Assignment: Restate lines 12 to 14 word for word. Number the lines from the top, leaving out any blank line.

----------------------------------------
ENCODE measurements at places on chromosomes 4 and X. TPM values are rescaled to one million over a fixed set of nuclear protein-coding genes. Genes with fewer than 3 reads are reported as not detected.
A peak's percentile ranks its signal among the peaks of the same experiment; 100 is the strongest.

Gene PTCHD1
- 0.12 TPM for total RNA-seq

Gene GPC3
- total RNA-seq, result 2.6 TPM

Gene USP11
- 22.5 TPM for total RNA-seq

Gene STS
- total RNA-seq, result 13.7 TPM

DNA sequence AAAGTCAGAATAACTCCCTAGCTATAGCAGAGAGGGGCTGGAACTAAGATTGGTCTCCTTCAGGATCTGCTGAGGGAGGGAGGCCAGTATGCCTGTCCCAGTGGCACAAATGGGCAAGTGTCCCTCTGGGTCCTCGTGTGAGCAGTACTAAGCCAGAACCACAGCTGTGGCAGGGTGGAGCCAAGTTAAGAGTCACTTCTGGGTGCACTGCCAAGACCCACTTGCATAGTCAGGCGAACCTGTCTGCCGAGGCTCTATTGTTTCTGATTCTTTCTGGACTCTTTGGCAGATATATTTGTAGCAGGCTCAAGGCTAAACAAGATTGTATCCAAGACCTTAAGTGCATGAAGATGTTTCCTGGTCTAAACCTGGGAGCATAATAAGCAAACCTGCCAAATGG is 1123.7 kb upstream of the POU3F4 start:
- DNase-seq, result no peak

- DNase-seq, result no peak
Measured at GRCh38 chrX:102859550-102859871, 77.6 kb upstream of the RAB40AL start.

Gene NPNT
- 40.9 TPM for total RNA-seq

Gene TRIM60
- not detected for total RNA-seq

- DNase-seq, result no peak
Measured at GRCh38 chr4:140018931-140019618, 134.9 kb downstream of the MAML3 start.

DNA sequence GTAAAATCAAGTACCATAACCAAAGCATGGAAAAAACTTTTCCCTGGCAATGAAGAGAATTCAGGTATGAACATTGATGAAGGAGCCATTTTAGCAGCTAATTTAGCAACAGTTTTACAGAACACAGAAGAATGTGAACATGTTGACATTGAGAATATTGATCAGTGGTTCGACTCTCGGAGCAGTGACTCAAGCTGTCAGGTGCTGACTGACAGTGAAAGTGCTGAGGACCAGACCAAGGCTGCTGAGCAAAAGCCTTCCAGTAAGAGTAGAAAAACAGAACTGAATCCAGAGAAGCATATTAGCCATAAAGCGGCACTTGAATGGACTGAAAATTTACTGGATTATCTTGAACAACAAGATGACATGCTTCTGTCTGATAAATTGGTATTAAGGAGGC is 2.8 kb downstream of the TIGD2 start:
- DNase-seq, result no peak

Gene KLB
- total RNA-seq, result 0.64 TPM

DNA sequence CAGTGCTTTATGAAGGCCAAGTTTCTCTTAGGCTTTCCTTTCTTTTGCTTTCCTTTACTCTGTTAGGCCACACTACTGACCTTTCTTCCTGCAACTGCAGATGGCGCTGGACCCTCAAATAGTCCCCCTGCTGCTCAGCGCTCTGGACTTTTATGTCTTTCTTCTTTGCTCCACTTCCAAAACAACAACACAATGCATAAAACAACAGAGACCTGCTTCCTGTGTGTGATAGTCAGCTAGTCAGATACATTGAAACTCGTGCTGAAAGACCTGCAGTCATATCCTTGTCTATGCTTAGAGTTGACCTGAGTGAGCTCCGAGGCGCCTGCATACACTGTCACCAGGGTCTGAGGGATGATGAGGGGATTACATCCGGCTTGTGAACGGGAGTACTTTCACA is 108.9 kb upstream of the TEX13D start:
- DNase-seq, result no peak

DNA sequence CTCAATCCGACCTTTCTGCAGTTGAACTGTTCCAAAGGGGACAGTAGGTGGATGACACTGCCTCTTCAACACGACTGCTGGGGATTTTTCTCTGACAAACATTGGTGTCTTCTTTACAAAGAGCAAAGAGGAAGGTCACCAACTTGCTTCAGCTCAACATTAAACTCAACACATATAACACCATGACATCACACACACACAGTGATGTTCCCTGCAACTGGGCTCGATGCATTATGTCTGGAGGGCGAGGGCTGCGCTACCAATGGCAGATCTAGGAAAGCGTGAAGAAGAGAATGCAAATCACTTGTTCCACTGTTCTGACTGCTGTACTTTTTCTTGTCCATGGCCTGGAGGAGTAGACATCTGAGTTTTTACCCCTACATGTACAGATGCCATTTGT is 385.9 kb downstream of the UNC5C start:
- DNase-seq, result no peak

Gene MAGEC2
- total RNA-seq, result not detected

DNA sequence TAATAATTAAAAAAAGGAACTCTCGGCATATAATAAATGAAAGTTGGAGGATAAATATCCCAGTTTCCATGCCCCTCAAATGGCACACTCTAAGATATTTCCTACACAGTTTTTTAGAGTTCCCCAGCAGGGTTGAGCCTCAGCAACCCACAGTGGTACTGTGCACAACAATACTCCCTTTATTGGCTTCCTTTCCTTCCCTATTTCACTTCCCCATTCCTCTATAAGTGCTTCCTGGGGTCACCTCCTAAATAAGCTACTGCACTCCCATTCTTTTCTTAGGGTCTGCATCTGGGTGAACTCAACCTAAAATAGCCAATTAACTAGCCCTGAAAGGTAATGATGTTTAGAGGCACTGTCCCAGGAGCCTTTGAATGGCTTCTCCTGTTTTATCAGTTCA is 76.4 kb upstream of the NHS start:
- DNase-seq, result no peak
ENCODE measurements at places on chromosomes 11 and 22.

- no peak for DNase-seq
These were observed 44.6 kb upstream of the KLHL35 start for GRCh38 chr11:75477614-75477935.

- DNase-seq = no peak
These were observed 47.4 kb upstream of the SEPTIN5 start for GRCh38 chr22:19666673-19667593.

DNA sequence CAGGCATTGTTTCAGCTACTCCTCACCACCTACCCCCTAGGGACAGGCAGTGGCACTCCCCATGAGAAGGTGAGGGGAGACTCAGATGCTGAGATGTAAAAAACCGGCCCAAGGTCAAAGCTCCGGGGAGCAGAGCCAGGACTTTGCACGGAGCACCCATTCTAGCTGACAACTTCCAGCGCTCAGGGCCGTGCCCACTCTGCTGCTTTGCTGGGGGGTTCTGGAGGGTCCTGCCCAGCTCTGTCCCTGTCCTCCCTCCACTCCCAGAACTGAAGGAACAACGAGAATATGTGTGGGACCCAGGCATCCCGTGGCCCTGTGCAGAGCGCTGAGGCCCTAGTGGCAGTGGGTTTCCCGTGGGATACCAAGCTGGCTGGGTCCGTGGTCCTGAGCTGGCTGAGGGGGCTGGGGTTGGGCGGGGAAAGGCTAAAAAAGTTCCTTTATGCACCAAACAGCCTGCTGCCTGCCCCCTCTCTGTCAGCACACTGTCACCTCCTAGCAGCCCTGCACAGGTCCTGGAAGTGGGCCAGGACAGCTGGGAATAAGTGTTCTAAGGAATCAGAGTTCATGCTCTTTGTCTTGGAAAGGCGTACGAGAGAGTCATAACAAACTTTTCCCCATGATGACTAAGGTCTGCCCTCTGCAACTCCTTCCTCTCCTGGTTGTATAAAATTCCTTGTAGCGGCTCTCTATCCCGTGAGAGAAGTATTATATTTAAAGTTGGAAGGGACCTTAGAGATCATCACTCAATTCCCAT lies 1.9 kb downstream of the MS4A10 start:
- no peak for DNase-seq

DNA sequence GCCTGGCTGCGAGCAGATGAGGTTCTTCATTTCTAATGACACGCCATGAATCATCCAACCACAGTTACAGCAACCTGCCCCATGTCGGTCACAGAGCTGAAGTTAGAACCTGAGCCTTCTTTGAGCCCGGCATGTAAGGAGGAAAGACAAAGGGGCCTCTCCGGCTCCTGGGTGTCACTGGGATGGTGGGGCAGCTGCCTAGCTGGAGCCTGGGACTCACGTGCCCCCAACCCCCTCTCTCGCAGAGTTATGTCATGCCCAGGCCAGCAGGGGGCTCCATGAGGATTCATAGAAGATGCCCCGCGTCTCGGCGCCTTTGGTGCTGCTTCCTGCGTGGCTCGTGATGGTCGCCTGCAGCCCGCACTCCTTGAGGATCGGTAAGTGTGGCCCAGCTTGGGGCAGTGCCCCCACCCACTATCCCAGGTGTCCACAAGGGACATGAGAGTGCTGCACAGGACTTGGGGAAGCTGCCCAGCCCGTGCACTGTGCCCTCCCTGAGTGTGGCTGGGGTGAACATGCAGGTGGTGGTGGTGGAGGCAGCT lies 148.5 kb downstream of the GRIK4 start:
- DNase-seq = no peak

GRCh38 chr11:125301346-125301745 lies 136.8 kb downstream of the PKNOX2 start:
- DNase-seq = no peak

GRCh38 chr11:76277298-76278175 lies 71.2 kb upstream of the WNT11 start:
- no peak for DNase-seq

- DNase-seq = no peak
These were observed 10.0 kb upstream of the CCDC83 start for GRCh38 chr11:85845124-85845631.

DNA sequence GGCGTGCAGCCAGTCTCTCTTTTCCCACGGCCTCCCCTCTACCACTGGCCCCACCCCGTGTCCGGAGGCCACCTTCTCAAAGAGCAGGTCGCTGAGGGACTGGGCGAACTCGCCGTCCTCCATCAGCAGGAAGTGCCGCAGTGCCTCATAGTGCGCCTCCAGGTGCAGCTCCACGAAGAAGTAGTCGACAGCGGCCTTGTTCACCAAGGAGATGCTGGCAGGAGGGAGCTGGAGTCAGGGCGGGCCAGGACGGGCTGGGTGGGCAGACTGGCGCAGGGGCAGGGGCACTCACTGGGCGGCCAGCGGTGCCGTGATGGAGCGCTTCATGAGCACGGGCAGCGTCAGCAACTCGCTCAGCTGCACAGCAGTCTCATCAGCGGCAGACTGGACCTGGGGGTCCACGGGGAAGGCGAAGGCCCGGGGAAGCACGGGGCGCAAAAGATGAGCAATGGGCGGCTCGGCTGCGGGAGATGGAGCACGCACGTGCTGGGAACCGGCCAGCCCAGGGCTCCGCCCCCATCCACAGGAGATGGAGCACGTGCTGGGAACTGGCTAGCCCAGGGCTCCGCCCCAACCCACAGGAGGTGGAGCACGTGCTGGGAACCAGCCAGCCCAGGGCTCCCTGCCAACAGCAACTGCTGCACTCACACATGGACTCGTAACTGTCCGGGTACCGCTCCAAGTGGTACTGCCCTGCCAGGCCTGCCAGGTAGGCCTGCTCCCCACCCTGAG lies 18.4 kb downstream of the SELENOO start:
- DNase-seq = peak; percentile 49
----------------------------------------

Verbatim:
- DNase-seq, result no peak

- DNase-seq, result no peak
Measured at GRCh38 chrX:102859550-102859871, 77.6 kb upstream of the RAB40AL start.